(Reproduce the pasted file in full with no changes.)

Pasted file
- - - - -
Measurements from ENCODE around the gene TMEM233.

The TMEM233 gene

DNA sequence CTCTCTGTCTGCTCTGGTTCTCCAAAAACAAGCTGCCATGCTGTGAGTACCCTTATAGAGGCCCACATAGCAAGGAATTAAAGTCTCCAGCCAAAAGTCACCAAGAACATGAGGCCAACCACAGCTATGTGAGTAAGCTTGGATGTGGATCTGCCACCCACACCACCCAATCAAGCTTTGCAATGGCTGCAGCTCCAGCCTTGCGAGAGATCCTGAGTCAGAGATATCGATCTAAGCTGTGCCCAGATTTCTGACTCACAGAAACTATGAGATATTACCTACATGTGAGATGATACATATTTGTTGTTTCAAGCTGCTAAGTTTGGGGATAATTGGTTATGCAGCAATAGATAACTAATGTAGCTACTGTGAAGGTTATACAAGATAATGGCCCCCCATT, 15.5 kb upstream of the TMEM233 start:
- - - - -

Measurements from ENCODE around the gene TMEM233.

The TMEM233 gene

DNA sequence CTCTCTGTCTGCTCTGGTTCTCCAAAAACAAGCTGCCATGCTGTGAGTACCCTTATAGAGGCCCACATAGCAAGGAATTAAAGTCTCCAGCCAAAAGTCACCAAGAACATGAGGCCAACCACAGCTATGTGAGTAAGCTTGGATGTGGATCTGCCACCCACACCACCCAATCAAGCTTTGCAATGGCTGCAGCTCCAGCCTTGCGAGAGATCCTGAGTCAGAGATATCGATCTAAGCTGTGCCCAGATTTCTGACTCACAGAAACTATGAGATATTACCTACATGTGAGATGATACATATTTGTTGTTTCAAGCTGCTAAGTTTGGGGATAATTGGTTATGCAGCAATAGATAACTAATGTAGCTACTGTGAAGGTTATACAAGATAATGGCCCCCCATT, 15.5 kb upstream of the TMEM233 start: